In an effort to bolster their numbers and fill specific needs, the U.S. military is implementing a pilot program to recruit (legal) immigrants who are not permanent residents, reports the New York Times. The carrot they will dangle is an expedited pathway to citizenship.
Immigrants who are permanent residents, with documents commonly known as green cards, have long been eligible to enlist. But the new effort, for the first time since the Vietnam War, will open the armed forces to temporary immigrants if they have lived in the United States for a minimum of two years, according to military officials familiar with the plan…
Pentagon officials expect that the lure of accelerated citizenship will be powerful. Under a statute invoked in 2002 by the Bush administration, immigrants who serve in the military can apply to become citizens on the first day of active service, and they can take the oath in as little as six months.
Immigrants have composed a notable part of the U.S. military for years (making up more than half of the ranks in the 1840s. In modern times, this has especially been the case in the post-9/11 era when demands on personnel have meant widespread concerns they are being spread too thin. As the article notes, some 29,000 immigrants now serve (and this figure does not account for the more than 35,000 active personnel who have become naturalized citizens since 9/11).
The effort–which targets “immigrants who speak one or more of 35 languages, including Arabic, Chinese, Hindi, Igbo (a tongue spoken in Nigeria), Kurdish, Nepalese, Pashto, Russian and Tamil”–is a pilot program, which has been in the works for some time:
The program will begin small — limited to 1,000 enlistees nationwide in its first year, most for the Army and some for other branches. If the pilot program succeeds as Pentagon officials anticipate, it will expand for all branches of the military. For the Army, it could eventually provide as many as 14,000 volunteers a year, or about one in six recruits…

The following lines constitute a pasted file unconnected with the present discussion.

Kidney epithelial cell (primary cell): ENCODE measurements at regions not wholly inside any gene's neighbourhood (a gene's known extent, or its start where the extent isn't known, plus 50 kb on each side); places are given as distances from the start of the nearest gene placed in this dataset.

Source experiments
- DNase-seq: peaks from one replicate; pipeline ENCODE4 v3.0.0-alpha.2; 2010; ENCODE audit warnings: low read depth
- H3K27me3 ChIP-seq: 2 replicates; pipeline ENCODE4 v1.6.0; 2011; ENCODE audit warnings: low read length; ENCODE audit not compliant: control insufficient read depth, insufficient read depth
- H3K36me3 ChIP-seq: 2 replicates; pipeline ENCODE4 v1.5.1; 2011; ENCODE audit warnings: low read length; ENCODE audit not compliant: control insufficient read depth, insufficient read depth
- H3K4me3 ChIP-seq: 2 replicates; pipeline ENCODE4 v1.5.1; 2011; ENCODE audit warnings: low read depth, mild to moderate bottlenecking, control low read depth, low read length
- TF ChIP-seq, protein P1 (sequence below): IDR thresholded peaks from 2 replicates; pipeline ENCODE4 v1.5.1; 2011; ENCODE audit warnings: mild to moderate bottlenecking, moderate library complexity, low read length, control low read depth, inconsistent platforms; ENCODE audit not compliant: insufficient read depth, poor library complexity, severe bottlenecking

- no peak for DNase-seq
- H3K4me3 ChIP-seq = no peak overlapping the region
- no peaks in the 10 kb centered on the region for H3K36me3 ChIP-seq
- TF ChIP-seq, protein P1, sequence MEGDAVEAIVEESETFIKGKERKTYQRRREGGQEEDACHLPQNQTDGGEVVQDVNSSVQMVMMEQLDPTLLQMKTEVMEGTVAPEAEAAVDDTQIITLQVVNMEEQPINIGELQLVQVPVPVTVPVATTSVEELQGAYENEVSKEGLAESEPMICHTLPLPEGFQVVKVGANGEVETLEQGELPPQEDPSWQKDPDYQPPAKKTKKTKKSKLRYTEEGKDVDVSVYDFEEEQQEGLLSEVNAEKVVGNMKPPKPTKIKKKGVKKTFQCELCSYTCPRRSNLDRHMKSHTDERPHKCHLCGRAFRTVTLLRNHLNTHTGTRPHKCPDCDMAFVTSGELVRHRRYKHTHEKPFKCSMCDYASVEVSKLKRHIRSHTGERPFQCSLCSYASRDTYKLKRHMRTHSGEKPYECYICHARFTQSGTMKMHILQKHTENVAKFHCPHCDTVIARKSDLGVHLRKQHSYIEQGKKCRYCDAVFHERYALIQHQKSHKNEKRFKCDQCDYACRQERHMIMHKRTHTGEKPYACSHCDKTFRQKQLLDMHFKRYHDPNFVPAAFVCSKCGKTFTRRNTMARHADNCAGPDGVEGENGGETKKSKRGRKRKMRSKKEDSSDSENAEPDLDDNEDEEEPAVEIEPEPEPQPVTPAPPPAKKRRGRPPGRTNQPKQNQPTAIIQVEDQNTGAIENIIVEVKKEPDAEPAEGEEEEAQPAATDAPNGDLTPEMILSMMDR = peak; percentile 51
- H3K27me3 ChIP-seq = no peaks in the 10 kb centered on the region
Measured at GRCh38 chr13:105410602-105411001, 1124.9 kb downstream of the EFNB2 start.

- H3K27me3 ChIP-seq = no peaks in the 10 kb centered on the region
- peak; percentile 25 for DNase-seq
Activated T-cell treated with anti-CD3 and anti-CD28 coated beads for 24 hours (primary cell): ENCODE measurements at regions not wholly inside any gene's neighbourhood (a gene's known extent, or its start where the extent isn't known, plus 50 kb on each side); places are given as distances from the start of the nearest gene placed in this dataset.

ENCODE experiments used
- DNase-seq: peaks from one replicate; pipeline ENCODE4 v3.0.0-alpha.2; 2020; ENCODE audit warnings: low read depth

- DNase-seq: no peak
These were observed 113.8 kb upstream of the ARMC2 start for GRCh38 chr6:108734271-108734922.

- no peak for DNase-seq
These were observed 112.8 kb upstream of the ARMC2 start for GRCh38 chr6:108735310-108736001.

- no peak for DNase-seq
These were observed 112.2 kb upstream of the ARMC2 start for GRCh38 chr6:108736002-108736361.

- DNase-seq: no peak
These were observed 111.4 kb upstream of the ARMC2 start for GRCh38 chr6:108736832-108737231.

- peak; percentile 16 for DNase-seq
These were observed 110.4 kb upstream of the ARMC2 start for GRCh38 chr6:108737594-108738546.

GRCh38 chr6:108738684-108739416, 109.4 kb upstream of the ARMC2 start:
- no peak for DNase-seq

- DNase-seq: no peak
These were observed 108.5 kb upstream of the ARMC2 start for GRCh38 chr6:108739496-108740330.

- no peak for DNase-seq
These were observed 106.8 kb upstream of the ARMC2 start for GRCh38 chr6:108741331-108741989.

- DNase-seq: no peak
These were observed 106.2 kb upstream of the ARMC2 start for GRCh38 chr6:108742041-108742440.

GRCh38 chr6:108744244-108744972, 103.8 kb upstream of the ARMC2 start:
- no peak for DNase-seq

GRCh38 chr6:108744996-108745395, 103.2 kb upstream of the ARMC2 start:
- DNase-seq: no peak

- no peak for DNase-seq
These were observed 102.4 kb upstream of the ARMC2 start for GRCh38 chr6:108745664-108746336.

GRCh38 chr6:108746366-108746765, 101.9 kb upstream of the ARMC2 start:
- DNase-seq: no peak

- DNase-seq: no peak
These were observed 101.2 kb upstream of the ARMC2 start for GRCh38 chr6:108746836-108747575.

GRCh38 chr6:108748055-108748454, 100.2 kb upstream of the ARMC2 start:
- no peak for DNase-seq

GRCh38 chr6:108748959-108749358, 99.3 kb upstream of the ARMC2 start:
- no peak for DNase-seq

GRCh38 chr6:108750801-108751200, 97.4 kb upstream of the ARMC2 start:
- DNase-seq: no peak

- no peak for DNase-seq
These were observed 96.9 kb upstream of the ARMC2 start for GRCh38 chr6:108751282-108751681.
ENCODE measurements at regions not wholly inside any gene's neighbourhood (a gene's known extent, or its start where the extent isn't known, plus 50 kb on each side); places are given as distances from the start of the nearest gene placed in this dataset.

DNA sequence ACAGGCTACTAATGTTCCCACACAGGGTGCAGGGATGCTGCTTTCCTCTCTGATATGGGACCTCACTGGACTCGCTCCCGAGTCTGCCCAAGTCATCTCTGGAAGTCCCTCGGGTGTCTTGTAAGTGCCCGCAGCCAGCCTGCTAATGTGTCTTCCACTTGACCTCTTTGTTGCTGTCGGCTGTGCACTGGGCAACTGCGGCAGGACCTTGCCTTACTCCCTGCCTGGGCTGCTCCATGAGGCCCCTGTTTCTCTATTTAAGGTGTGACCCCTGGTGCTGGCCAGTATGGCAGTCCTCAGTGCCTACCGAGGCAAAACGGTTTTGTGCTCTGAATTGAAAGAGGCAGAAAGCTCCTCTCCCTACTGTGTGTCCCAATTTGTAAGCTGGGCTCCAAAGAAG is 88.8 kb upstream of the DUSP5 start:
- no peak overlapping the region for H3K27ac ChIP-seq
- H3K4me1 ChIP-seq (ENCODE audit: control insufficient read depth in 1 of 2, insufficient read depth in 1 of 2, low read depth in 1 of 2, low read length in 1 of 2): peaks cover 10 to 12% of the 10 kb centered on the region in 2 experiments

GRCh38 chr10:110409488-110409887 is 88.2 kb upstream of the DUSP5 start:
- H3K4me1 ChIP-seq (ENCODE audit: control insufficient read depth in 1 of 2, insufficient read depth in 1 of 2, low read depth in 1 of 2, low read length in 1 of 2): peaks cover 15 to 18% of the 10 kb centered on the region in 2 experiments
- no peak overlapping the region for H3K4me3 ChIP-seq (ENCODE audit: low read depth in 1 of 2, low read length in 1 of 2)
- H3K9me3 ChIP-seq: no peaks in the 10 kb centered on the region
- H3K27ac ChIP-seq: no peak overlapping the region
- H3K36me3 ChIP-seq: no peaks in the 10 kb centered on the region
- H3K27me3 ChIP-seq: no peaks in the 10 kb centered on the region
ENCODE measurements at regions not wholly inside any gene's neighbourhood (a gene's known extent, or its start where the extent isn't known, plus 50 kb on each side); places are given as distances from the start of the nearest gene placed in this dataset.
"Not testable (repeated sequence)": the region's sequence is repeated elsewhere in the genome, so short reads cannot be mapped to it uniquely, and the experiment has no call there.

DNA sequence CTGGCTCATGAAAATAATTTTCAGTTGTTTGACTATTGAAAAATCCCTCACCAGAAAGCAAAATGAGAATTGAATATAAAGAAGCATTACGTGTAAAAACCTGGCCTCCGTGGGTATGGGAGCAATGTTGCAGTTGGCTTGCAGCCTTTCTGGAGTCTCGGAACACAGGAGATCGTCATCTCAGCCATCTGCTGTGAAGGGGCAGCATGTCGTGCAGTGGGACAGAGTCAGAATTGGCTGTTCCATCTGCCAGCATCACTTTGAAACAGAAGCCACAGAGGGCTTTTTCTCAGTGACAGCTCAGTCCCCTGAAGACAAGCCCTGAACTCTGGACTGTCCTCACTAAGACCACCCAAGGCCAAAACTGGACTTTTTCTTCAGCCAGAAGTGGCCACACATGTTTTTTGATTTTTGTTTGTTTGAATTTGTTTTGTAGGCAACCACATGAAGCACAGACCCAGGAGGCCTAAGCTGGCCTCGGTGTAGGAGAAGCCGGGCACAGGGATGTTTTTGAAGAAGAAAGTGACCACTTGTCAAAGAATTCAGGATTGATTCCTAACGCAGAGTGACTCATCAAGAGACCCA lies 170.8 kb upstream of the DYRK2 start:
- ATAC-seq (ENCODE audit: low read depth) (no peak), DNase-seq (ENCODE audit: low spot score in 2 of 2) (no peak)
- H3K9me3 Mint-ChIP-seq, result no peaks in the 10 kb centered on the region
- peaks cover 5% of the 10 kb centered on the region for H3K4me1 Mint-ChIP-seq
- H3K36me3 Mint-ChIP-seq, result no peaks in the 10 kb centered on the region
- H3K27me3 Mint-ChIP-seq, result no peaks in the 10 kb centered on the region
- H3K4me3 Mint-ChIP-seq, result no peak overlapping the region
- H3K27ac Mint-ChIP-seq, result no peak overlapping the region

Although the Pentagon has had wartime authority to recruit immigrants since shortly after the Sept. 11 attacks, military officials have moved cautiously to lay the legal groundwork for the temporary immigrant program to avoid controversy within the ranks and among veterans over the prospect of large numbers of immigrants in the armed forces.
Spanish speakers are not eligible, although the military continues to struggle with its desire for more Latinos.
I don’t find this particular effort at military recruitment that significant (unlike many of these folks consumed by their fears of an immigrant take over). It does strike (yet another) hypocritical chord in the “immigration symphony” that is the United States. While some sectors of this nation hate immigrants, others covet them.
The sad irony is there are people who give much of their daily life to the betterment of this country (even subsidizing our lifestyle by their dimished position in a racially-segregated and abusive labor market) and yet are afforded no consideration in terms of citizenship or other legal rights.
The difference here, of course, is a bargaining chip these immigrants have: their lives. The article quotes an immigrant serviceman who became a citizen who, perhaps unintentionally, said it best: “We’re going to give people the opportunity to be part of the United States who are dying to be part of this country and they weren’t able to before now.”